Now, I know it's easy to draw parallels to the past, especially with the current administration, which seems to be representing every 'doomed to repeat it' we've ever earned for 'not learning from history', but this book sounds almost creepily prescient. It's
PICTURE THIS: A folksy, self-consciously plainspoken Southern politician rises to power during a period of profound unrest in America. The nation is facing one of the half-dozen or so of its worst existential crises to date, and the people, once sunny, confident, and striving, are now scared, angry, and disillusioned.
This politician, a ''Professional Common Man,'' executes his rise by relentlessly attacking the liberal media, fancy-talking intellectuals, shiftless progressives, pinkos, promiscuity, and welfare hangers-on, all the while clamoring for a return to traditional values, to love of country, to the pie-scented days of old when things made sense and Americans were indisputably American. He speaks almost entirely in ''noble but slippery abstractions''-Liberty, Freedom, Equality-and people love him, even if they can't fully articulate why without resorting to abstractions themselves.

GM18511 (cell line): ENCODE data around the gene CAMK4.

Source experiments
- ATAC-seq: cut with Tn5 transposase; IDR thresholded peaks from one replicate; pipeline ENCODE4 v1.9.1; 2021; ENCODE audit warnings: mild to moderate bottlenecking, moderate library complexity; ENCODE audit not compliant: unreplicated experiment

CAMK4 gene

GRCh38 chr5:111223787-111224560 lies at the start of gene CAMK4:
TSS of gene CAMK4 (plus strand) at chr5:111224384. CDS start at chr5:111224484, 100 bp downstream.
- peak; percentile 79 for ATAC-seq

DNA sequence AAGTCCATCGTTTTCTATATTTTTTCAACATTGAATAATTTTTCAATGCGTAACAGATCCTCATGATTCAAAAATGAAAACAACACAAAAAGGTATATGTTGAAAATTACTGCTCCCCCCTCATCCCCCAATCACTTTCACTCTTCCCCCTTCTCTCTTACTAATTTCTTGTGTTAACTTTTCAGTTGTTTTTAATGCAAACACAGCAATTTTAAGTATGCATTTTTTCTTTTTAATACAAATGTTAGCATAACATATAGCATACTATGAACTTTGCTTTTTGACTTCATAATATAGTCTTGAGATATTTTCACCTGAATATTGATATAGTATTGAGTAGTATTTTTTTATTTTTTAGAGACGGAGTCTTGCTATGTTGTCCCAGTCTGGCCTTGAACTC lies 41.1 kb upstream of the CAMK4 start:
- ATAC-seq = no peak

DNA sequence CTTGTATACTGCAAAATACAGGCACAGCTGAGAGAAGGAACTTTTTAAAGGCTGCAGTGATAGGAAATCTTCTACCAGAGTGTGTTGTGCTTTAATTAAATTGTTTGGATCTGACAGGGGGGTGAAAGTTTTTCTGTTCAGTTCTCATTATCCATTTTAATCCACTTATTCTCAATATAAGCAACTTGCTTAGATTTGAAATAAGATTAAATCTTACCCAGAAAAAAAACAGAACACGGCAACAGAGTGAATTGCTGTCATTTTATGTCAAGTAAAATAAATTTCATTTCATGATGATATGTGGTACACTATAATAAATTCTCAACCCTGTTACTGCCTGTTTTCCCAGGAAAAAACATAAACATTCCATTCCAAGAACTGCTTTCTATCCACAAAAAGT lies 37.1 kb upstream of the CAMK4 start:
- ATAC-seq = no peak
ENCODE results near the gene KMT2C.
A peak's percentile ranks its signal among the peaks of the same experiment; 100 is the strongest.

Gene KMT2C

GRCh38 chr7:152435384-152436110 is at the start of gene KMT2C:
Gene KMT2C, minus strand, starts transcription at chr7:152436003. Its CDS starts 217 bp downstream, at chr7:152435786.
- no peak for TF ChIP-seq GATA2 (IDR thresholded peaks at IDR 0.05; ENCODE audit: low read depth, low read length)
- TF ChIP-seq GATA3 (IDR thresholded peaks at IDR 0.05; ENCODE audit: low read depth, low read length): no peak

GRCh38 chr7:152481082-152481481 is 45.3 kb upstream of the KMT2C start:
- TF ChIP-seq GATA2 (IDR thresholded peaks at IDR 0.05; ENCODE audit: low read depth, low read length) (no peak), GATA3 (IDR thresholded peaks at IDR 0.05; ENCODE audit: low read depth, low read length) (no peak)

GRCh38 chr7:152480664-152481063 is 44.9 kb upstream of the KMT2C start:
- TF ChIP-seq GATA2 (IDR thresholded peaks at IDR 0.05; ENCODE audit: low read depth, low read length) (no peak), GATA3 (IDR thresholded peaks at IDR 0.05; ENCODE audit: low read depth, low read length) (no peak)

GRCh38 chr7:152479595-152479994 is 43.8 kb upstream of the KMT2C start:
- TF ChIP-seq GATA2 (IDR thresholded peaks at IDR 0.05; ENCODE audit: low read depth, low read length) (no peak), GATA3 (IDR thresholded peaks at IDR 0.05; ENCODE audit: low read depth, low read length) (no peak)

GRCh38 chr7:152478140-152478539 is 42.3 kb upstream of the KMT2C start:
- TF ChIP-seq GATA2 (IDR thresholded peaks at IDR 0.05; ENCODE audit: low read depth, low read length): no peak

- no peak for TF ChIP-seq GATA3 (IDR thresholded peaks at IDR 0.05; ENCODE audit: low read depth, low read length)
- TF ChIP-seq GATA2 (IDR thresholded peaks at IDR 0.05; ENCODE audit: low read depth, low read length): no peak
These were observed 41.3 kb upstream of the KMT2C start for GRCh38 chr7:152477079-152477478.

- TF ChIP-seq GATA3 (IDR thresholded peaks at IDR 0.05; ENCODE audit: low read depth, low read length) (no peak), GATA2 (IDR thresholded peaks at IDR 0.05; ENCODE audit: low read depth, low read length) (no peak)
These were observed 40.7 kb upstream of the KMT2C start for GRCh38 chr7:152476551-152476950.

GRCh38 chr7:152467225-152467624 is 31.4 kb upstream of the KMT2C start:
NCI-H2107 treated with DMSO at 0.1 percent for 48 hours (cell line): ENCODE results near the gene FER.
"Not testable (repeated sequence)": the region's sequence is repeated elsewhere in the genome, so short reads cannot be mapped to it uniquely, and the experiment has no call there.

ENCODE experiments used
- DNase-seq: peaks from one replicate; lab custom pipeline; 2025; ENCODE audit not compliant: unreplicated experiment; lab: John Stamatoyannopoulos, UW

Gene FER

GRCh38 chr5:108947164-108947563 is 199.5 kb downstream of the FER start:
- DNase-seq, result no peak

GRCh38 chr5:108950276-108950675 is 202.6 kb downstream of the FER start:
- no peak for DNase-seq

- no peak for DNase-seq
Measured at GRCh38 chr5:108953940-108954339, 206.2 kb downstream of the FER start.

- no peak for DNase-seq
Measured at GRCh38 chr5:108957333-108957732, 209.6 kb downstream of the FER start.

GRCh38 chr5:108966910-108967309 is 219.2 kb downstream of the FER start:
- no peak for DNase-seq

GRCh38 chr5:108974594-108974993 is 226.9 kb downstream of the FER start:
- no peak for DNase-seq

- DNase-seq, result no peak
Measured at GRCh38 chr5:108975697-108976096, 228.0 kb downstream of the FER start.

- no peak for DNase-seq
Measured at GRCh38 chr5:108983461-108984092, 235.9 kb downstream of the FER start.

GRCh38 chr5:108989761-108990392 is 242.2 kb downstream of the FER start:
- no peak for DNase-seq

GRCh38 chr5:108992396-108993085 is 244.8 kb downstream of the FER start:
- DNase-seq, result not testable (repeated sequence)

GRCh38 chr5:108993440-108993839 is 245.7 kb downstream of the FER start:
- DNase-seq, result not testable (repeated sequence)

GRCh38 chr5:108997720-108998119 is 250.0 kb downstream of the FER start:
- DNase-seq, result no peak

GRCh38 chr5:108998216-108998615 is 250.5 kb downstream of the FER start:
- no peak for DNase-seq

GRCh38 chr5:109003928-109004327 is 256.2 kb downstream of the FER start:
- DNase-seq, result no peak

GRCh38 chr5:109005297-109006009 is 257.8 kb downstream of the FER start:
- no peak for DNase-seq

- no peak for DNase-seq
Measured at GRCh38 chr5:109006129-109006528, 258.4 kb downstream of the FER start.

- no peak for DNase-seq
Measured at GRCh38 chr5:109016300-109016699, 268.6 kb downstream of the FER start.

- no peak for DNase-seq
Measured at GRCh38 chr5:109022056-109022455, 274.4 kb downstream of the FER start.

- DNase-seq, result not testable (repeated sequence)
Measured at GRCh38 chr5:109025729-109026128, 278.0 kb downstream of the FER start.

While more paranoid readers might be tempted to draw parallels between this scenario and sundry predicaments we may or may not be in right now, the story line is actually that of Sinclair Lewis's 1935 novel It Can't Happen Here, a hastily written cautionary note about America's potential descent into fascism, recently reissued by New American Library in a handsome trade edition with a blood-spattered cover design.